Costa del Sol News - 22nd April 2011

News from Andalucia & Costa del Sol

News Archive In association with

The Costa del Sol weekly newspaper, on sale at newsagents.


Residential construction grinds to near halt

Planned house-starts drop by 76 per cent in first quarter

By Oliver McIntyre

WHILE the last two years saw residential construction in Málaga province dropped to levels not seen since the 1960s, the start of 2011 has seen it grind to a nearly complete halt.

Planned house-starts were down 76 per cent in the first quarter of 2011 compared to the same period last year, with just 221 new starts approved by the Official College of Architects.  During the boom years, some individual towns registered as many as 500 in a single quarter.

In 53 of Málaga's 101 municipalities, not a single project was approved in the first three months of this year. 

If the first quarter figures are extrapolated to the rest of the year, the province could see fewer than 900 new house-starts approved in all of 2011 - compared to nearly 55,000 in 2003, during the heat of the construction and property boom. 

Málaga city saw the greatest number of projects approved during the first quarter, at 43, followed by Torremolinos (30) and Marbella (21).  Other previously hot construction towns posted none or nearly none, such as Manilva (zero); Casares, Fuengirola, Rincón de la Victoria (one each); and Torrox, Estepona, Nerja and Benalmádena (between 2 and 10 each). 


3,200 euros up for grabs in Mijas art and photo contests

Anyone, any age can have a go, even kids, and competition is fierce

By Oliver McIntyre

ARTISTS and shutterbugs have a date in Mijas Pueblo on June 5, when the town will host its 13th annual Pinta en Mijas open-air painting competition as well as its third annual Enfoca en Mijas photography marathon. The two contests have a combined cash prize purse of 3,200 euros.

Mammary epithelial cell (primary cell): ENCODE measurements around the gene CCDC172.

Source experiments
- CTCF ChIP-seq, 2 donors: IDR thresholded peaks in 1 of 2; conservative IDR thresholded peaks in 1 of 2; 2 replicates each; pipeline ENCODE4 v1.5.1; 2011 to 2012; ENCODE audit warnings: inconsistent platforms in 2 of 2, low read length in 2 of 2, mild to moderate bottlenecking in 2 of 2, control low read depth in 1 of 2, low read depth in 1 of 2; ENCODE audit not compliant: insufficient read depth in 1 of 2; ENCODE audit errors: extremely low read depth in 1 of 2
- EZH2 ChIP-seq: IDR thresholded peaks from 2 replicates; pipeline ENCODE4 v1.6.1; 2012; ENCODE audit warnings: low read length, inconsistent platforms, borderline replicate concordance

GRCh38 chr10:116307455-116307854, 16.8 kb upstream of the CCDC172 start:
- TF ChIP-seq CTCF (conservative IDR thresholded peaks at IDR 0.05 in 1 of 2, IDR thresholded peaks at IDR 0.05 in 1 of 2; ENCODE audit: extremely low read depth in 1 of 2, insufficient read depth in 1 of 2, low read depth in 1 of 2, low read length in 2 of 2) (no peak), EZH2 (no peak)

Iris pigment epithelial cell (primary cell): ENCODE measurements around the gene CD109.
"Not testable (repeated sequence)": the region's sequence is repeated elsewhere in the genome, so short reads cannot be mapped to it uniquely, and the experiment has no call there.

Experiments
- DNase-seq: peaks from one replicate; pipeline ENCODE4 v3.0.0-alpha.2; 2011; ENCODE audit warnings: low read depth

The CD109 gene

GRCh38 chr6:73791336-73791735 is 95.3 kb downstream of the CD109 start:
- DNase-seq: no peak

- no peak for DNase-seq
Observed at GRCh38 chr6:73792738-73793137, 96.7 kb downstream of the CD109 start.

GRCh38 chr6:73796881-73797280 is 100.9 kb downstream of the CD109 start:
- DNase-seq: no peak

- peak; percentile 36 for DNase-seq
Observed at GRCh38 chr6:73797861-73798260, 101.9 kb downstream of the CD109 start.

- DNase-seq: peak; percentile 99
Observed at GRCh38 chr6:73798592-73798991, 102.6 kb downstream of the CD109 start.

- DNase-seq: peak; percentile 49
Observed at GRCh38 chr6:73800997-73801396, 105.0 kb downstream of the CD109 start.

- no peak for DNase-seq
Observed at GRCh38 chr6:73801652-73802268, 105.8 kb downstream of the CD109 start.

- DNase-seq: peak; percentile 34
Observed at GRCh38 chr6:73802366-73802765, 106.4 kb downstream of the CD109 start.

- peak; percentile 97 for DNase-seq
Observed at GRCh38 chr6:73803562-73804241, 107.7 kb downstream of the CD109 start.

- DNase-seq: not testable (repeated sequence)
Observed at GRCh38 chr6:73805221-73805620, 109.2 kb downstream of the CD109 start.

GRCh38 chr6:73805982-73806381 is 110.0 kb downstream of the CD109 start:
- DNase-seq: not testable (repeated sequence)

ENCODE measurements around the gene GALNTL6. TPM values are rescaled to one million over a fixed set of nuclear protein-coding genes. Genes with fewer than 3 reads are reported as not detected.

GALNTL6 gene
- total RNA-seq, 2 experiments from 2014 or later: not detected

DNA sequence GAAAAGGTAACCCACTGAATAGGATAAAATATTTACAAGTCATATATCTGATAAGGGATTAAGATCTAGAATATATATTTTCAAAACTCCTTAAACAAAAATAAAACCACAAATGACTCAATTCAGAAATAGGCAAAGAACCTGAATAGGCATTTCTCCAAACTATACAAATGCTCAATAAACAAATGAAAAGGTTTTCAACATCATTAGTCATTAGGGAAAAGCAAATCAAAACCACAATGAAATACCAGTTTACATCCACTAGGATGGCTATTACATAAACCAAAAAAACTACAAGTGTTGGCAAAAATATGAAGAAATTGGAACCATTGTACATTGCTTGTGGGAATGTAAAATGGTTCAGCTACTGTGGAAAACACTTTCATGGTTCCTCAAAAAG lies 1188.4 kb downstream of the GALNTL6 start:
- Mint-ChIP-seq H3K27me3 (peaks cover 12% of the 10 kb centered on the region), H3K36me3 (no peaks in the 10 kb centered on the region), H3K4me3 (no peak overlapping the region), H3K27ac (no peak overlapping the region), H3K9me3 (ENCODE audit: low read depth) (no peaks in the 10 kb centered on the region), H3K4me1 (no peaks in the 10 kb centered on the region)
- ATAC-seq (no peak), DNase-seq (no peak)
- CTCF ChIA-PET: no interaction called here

The Pinta en Mijas contest - in which artists have a single day to create a painting of the outdoor scene of their choice in the town - is broken into five categories: adults; children up to age eight; children aged nine to 11; children aged 12 to 14; and painting students at the town's Universidad Popular.

The adult category has a top prize of 800 euros, plus two 300-euro runner-up prizes, while each of the children's categories have five 50-euro prizes.

The Universidad Popular category has a prize of 150 euros plus free tuition for the painting course next school year. Last year more than 100 painters entered the contest.

The photography competition has just a single category, open to all, with three top prizes of 300 euros. Other prizes include a 200-euro gift certificate for a local photo gallery, and a netbook computer awarded for the best photograph among contestants aged 14 to 30. At last year's edition 138 photographers competed, submitting a total of 1,134 photographs.

Sign-ups for the painting contest are at the Casa Museo or by email (cultura@mijas.es), from May 9 to June 5, while registration for the photography marathon is at the Casa Museo from May 3 to June 3.


BATTLING IN BRUSSELS

Brits take illegal homes issue to EU Petitions Committee

By Richard Torné